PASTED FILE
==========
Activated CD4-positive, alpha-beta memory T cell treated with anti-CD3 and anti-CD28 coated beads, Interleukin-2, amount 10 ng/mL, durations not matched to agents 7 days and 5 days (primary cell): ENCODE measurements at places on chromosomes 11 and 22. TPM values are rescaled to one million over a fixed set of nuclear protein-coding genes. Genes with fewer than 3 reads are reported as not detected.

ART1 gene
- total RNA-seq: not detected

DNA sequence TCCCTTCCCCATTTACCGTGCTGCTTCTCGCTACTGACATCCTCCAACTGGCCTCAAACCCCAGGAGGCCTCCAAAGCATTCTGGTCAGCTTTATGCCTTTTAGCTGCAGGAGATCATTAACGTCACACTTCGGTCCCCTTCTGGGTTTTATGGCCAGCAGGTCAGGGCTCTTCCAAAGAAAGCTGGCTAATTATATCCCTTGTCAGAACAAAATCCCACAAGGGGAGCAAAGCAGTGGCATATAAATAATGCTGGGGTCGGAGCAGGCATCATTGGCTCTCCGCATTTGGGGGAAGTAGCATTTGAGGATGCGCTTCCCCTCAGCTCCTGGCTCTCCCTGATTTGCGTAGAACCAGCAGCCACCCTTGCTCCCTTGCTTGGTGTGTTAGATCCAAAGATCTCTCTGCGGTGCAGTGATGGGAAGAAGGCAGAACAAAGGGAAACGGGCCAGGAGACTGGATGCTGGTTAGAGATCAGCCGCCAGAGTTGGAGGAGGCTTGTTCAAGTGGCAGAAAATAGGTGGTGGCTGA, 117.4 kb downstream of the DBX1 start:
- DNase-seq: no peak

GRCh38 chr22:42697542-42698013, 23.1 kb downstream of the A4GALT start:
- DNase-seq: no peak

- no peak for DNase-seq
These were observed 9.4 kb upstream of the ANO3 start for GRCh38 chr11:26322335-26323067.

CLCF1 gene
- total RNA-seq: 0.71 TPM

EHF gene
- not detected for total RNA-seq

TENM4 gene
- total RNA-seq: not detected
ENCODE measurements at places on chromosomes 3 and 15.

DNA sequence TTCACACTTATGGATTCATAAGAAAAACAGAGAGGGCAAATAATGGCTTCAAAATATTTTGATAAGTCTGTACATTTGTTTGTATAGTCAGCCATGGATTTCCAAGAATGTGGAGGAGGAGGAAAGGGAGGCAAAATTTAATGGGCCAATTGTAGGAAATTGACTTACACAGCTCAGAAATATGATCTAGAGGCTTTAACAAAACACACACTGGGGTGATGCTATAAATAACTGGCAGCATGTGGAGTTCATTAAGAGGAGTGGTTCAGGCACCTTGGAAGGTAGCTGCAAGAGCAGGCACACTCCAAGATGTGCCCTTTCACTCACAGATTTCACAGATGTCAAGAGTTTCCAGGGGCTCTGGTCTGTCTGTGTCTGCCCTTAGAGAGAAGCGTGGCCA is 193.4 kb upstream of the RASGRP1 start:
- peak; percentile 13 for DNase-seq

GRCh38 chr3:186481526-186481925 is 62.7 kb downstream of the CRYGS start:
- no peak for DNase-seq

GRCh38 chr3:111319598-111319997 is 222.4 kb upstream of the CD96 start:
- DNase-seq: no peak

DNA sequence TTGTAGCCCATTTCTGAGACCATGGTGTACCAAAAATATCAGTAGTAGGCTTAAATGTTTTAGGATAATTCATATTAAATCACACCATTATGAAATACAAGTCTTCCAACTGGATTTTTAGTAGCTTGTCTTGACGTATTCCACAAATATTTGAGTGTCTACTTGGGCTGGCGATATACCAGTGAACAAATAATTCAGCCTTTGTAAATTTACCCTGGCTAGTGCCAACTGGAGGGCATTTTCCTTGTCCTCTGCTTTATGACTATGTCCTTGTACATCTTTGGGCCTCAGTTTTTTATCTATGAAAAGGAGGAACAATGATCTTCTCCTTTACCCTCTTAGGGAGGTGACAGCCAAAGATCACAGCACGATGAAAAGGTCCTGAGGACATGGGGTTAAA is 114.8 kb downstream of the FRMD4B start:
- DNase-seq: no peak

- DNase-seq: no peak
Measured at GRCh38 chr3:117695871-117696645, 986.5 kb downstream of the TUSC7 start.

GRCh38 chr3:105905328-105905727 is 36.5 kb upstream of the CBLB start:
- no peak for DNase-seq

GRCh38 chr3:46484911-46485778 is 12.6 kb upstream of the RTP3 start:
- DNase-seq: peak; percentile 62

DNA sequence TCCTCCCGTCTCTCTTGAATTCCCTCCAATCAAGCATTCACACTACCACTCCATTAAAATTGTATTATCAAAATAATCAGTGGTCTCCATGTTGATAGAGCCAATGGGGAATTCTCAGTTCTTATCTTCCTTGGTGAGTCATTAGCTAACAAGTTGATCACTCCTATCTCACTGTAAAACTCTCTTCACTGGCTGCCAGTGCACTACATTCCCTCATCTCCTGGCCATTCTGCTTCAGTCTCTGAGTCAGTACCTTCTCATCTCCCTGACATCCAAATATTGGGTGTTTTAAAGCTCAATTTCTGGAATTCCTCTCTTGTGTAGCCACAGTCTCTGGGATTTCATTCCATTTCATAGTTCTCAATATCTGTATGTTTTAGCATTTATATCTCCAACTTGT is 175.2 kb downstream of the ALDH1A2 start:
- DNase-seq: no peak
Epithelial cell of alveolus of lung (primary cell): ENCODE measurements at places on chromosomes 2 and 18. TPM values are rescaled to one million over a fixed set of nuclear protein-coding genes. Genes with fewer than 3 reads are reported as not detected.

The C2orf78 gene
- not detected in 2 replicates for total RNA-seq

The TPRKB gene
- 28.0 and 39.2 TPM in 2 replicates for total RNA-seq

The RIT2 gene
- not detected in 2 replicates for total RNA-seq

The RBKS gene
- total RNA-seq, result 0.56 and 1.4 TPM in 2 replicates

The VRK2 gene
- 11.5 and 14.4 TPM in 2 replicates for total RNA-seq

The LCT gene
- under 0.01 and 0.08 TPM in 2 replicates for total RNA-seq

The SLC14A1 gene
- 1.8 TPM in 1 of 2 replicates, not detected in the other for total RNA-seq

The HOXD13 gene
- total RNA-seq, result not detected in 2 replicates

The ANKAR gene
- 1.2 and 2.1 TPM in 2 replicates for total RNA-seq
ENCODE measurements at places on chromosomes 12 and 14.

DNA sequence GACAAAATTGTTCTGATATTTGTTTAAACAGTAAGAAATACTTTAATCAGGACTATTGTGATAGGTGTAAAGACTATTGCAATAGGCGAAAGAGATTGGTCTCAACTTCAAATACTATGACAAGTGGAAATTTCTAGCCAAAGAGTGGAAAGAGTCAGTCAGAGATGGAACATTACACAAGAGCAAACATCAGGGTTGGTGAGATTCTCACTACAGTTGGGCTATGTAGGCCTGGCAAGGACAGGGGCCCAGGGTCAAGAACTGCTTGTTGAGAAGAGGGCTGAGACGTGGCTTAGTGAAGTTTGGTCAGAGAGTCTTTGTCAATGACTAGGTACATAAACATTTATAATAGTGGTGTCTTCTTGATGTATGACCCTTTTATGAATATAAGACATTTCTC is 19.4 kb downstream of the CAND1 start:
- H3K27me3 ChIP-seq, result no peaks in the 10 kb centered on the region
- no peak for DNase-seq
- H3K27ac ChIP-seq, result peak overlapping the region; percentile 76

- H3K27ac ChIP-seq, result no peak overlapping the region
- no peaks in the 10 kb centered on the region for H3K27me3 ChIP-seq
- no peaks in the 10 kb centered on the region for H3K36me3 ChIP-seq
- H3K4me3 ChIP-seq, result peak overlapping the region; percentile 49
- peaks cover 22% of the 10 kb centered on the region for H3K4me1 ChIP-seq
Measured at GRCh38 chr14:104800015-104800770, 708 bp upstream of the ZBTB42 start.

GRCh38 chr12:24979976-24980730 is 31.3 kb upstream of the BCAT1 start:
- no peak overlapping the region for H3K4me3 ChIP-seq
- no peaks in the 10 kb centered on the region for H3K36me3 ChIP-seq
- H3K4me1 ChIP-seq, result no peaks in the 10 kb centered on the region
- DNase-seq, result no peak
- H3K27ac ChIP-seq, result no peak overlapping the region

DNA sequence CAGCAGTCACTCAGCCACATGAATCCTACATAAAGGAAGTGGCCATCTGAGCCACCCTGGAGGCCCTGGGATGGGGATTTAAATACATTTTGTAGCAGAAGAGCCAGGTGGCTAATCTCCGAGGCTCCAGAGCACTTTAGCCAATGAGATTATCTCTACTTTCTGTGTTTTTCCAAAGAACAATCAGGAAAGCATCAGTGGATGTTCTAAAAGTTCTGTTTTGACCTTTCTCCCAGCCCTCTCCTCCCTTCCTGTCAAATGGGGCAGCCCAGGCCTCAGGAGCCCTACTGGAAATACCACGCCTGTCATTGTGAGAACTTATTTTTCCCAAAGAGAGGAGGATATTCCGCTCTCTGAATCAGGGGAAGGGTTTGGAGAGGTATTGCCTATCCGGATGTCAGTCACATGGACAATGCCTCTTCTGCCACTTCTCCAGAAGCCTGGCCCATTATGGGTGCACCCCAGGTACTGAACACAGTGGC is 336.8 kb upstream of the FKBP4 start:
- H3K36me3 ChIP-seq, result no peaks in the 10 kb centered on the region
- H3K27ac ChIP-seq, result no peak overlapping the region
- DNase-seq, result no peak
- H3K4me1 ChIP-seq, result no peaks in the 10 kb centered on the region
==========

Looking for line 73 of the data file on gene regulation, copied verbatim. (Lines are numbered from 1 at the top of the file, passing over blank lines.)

- H3K4me1 ChIP-seq, result no peaks in the 10 kb centered on the region